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North Korean MacOS Malware Adopts In-Memory Execution

A new piece of macOS malware linked to the North Korean hacking group Lazarus employs in-memory execution of payloads, researchers revealed this week.

A new piece of macOS malware linked to the North Korean hacking group Lazarus employs in-memory execution of payloads, researchers revealed this week.

Active since at least 2009, Lazarus was first observed using macOS malware in attacks in August last year, but continued to do so as part of a campaign that was active in 2019.

Recent Lazarus campaigns focused on targeting users and administrators of cryptocurrency exchanges, mainly via fake cryptocurrency company and trading applications, and the new attack is no different.

To conduct the assault, the hackers created a new website, unioncrypto(dot)vip, which resolves to the IP address 104.168.167.16. According to security researcher Patrick Wardle, who has conducted an analysis of the threat, the malicious application associated with the site has been downloaded at least one time.

UnionCryptoTrader.dmg, the malicious disk image file hosted on the domain, contains a single package that is unsigned. Thus, macOS will warn the user when the package is executed.

Analysis of the package revealed a postinstall script meant to persistently install a launch daemon. The operation requires root access, and the installer prompts the user for their credentials.

The RunAtLoad key is set to “true,” which results in macOS automatically running the binary at reboot.

“Installing a launch daemon (who’s plist and binary were both stored hidden in the application’s resource directory) again matches Lazarus groups modus operandi,” Wardle explains.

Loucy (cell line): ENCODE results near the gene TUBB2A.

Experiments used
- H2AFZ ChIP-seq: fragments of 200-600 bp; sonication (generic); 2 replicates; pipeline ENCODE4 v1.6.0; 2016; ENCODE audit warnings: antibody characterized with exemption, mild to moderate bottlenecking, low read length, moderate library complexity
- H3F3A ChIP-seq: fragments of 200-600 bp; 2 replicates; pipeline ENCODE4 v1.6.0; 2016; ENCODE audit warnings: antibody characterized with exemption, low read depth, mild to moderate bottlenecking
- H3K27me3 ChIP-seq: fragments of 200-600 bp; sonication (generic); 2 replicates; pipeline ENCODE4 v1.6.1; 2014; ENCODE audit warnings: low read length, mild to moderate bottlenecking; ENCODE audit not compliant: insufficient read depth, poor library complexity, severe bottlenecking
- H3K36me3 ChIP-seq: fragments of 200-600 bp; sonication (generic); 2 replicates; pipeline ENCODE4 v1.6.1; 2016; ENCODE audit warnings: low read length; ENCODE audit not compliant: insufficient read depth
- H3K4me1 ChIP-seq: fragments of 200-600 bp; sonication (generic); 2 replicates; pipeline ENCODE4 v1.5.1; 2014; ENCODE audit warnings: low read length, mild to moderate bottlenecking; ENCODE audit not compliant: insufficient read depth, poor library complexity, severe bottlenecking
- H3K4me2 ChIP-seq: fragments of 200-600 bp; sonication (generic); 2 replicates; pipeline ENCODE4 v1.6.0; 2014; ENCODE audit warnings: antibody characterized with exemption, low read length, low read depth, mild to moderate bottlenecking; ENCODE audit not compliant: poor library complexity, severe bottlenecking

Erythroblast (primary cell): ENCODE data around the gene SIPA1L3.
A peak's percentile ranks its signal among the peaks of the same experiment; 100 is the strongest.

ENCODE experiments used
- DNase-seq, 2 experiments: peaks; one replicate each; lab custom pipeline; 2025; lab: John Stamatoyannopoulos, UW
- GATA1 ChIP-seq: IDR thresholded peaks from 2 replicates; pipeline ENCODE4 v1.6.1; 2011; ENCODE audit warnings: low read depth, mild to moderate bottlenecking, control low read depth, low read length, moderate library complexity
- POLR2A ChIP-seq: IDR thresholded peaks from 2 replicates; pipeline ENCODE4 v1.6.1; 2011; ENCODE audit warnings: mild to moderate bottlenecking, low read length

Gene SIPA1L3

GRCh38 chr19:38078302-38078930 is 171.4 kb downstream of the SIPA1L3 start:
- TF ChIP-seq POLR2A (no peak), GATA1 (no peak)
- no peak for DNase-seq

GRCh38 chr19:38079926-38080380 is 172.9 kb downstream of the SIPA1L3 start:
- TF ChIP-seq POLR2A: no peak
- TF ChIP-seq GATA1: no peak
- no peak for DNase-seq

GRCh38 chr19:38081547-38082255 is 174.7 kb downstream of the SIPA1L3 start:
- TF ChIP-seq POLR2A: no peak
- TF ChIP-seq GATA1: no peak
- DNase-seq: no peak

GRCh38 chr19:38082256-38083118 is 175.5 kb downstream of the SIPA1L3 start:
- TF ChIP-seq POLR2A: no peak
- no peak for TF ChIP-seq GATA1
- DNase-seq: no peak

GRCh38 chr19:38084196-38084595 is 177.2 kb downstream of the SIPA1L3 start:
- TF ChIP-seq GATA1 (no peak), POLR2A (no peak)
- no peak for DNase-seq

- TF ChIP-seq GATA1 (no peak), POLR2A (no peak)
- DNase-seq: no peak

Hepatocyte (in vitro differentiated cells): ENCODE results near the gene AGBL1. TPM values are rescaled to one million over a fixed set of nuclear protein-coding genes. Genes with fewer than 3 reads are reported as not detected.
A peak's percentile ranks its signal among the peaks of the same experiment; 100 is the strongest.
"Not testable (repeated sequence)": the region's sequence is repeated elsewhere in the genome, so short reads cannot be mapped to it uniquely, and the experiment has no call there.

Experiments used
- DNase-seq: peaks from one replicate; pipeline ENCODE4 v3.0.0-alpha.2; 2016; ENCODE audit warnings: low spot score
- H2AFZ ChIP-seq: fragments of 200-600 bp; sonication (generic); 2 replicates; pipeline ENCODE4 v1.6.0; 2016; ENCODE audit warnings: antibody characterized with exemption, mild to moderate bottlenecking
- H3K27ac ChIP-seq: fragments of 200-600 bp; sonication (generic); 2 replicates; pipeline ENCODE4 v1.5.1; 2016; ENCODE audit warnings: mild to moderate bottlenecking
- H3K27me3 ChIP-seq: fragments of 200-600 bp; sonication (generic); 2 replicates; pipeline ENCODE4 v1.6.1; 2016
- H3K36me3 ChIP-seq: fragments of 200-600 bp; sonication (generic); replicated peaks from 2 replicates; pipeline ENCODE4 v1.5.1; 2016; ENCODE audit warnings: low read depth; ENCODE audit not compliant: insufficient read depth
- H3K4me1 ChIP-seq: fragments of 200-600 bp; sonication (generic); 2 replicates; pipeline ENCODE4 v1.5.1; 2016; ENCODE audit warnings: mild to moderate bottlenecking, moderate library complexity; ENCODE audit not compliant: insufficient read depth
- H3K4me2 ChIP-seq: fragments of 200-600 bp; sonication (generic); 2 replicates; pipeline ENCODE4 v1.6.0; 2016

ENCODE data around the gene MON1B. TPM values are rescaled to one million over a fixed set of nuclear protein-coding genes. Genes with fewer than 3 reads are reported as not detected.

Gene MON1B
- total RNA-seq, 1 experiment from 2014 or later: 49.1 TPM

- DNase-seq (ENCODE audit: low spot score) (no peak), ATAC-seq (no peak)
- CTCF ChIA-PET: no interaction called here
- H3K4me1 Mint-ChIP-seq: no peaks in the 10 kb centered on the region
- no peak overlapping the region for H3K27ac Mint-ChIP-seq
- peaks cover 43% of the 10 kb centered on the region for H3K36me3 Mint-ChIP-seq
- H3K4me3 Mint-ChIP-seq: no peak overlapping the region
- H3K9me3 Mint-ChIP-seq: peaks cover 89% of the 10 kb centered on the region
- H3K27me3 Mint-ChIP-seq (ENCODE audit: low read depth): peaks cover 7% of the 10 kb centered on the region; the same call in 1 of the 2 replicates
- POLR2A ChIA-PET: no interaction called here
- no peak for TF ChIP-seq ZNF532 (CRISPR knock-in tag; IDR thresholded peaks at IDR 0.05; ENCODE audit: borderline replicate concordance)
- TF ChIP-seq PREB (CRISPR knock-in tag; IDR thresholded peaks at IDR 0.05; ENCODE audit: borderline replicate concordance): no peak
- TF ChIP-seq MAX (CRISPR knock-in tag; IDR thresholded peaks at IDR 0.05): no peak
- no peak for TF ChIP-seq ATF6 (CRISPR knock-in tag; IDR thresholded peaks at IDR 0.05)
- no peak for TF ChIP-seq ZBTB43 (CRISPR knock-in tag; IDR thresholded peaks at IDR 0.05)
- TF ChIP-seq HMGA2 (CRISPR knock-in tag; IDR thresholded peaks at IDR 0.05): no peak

The malware can gather information about the infected system, but also shows networking and command and control (C&C) capabilities. It would contact a remote C&C server and, if the server does not respond with the string “0,” the malware runs a downloaded payload.

What makes this first-stage implant stand out in the crowd, however, is the fact that it can directly execute the received payload from memory.

The malware authors discovered a method through which they achieve pure in-memory execution of the remotely downloaded payload, Wardle explains.

The researcher says this is the first time he has seen this sophisticated capability in a publicly known piece of macOS malware.

Related: North Korea-Linked Hackers Target macOS Users

Related: U.S. Cyber Command Adds North Korean Malware Samples to VirusTotal

Written By

Ionut Arghire is an international correspondent for SecurityWeek.

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